Roberta had already fled her marriage by then-but you can forget the feminist legend that Findlay was offended when producer Allan Shackleton created the phenomenon of Snuff. “What really happened was that Paramount released a film called, I think, The Slaughter, and they bought the title away from my husband and his partner. Paramount gave them a couple of hundred dollars or whatever, and then Shackleton found an article in the Washington Post, I think, about these snuff films being imported into the country. He said, Let’s take that title. The only thing I object to, philosophically speaking, was that nobody was paid.”

That’s the thinking of a true feminist icon. In fact, Findlay would continue to work with Shackleton after Snuff. (He’s the guy who’d eventually punch her in the eye.) Having broken up with her husband, she would strike out on her own as a prolific porn director/screenwriter/cinematographer.

“I didn’t have anything else to do,” Findlay says. “The crews were exclusively male, of course. I wouldn’t have hired a woman to be on a film, except for makeup. People would ask me through the years how I was able to control the guys, or if I ran into sexism. Honestly, I never had to think about it. I never had a problem in any part of the industry, dealing with producers or distributors or the crew. We just went to work.” In that spirit, Findlay isn’t interesting in hearing about her work as a pioneer. “I did that once,” she admits. “It was so embarrassing. I went out around ’88 or ’90 with some X-rated film. C.W. Post College, it was, under the pretense-their pretense-that I was some kind of artist/feminist. Nonsense. I don’t know why I did it. It was very silly, but if that’s what I’m supposed to be, fine, as long as I get paid.”

Tell her that she should be a feminist icon just for the ending of her Daughters of Lesbos, and you’ll only be reminded of Findlay’s jumbled filmography. “Daughters of Lesbos?” she asks. “What is that, a rock group?”

Explain that it’s one of her films, and stand corrected once you go into the plot. “No,” she replies, “I never made a lesbian film. The only run-in I had with a bunch of lesbians scared me to death. It was with Snuff opening in New York and being protested by groups of women. I answered the phone and there was this deep voice: ‘Hello, this is’-whatever her name was-‘and I represent Lesbians On Broadway’-or whatever it was-and she said that I should come help protest, since the film was a disgrace to all womankind. So I said I’d go protest just to get her off the phone. I said ‘How will I know you?’ and she said, ‘I’ll be wearing a trench coat and a hat.’ I never showed up. That was my only run-in with lesbians. They scare me.”

Roberta’s also sitting out the most recent wave of vintage porn chic, despite having worked with some of the greatest bodies of that period-including John Holmes, although the subsequent bust lacked the impact of a Deep Throat trial.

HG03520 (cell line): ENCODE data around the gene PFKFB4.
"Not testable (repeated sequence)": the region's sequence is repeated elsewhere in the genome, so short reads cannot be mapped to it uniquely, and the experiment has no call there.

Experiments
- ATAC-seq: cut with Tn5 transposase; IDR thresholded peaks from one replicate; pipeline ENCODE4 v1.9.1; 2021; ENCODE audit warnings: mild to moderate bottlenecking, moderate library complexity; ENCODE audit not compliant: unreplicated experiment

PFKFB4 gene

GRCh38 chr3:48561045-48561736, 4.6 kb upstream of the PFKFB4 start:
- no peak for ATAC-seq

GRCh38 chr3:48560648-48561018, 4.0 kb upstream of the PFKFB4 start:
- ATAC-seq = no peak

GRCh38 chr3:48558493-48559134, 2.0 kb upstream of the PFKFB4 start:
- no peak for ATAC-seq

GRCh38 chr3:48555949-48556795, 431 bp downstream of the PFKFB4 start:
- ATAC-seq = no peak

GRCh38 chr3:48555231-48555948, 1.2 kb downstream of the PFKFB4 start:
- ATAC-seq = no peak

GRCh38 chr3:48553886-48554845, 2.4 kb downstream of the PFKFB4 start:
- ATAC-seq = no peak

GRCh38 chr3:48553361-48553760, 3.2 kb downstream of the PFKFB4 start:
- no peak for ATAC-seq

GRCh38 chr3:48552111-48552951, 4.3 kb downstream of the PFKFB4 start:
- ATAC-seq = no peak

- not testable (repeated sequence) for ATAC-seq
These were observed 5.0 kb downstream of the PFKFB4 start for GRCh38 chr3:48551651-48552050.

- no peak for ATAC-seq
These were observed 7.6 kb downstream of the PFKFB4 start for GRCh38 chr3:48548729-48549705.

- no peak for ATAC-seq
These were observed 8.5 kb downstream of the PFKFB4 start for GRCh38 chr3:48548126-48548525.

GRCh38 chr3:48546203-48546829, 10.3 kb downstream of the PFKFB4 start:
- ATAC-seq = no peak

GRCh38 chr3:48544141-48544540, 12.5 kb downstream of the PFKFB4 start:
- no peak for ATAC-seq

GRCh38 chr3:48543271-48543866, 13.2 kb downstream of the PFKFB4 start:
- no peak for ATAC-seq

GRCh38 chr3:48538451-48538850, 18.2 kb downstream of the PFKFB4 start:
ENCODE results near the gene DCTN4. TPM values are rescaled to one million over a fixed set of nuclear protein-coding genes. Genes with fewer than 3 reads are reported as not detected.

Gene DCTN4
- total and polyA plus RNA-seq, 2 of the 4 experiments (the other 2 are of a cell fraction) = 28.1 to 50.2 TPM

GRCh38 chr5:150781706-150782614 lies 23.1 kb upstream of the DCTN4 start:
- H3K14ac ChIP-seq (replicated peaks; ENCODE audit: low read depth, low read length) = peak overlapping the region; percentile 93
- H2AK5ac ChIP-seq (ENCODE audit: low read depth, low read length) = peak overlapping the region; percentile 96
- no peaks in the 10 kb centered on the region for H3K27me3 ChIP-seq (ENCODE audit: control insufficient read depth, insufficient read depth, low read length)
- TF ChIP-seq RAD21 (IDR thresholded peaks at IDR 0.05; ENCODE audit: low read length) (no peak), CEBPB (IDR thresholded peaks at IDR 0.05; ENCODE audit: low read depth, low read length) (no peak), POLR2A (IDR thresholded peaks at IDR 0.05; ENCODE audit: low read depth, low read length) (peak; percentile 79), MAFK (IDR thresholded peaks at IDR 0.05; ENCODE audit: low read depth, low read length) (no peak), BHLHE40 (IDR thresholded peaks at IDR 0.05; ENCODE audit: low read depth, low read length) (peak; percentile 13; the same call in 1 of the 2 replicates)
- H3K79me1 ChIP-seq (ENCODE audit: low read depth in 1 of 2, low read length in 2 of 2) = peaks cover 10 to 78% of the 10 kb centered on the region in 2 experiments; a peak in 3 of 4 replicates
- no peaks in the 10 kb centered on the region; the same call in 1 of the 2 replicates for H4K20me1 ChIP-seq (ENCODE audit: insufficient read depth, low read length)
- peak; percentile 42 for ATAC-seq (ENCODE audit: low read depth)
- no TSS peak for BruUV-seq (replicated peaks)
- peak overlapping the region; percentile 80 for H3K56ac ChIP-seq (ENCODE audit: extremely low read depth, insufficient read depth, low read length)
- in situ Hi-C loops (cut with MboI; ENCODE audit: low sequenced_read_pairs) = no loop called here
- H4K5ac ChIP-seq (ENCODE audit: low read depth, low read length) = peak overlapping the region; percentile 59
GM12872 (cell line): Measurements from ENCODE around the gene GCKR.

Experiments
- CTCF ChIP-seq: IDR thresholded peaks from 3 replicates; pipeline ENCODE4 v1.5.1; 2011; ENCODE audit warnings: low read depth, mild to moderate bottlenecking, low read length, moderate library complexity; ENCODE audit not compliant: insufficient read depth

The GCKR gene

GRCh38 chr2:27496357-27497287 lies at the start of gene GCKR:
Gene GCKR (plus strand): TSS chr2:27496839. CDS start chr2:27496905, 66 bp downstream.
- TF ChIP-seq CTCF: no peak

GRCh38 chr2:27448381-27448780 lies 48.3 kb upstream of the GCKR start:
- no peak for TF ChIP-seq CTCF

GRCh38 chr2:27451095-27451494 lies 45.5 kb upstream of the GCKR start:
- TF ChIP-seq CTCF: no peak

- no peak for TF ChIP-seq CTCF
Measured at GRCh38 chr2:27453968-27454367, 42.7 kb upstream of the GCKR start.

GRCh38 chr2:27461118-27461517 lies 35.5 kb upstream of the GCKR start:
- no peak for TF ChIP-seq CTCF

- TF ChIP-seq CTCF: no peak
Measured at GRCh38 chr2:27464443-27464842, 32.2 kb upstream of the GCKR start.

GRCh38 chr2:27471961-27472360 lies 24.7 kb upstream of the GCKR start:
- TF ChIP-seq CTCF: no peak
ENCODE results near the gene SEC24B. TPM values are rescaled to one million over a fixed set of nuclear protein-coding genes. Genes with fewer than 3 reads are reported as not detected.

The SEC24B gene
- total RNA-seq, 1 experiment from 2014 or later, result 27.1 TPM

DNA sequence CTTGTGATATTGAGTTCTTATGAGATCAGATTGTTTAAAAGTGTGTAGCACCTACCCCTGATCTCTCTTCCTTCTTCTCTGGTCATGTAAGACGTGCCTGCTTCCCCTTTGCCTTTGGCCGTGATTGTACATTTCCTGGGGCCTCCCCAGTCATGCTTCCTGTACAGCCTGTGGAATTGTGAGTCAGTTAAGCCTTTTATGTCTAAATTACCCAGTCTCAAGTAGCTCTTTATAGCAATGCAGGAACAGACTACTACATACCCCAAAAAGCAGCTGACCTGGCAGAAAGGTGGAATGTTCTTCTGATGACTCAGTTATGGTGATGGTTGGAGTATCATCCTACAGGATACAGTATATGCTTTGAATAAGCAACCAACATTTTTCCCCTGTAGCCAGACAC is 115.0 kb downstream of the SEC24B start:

“We were shooting Honeysuckle Rose in New Jersey,” she recalls. “It was ’81, I guess, and I didn’t know John was having problems. All I knew is that he drank a lot of milk. I don’t know anything about drugs. Boys and girls in New York, as far as I knew-I was so naïve-didn’t take drugs. We never had any drug problem in the ’80s with the New York people who wanted to be actors. They were dedicated. People would gossip that John was on drugs, but I never noticed it. The police came along and peeked through a window, said, ‘Look what John Holmes is doing in there’ and arrested the entire cast and crew. John was there and they searched the car, and he had somehow carried with him some guns and cocaine in a car used by the production crew. Oh, they loved that. It turned out to be a bad bust. We sued the police and won. I didn’t know-I thought we were doing something illegal.”

Findlay gave up the adult biz by the mid-80s, and filmmaking in general after Banned went unreleased in ’89. (“There were no more video companies left to sell garbage to.”) That began the recent low profile-assisted by how being a hipster icon just doesn’t pay well. “I’ve had requests during the years to do all kinds of things,” Findlay notes. “NYU had a symposium-a symposium-for sex-film makers, but I just throw the stuff away. Most people, if they’re still thinking about some minor thing they did 20 years ago, that’s big trouble. I’ve had requests over the years to do interviews for magazines and schools-but there’s no money involved, so forget it. I guess they figured I’d be happy to have publicity. But for what purpose? Finally, these DVDs are out and there’s a purpose.”

The aftermath of Roberta’s media blitz will be a lot of revamped filmographies. “I never used a pseudonym after the first few adult films,” she insists, “and there are people who say that I’ve worked under all these names.” There’ll also be people insisting that Findlay’s covering up her history. Let the record show that Findlay certainly seems comfortable with her past. She’s happy to discuss her own sex scene before the cameras in 1966’s Take Me Naked-but she’s just as quick to deny making a cameo as a cleaning lady in the X-rated Raw Footage.

For the record, Take Me Naked is also one of Findlay’s rare claims to working with Michael. “My husband shot the scene,” she recalls. “I was definitely in that, and I did a scene in another picture. I can’t remember the title, but it had a bunch of lesbian scenes, too. It’s not the one you mentioned.”

Findlay pauses, inhales on a Kool, has a good laugh. “Oh, yeah-I was a star.”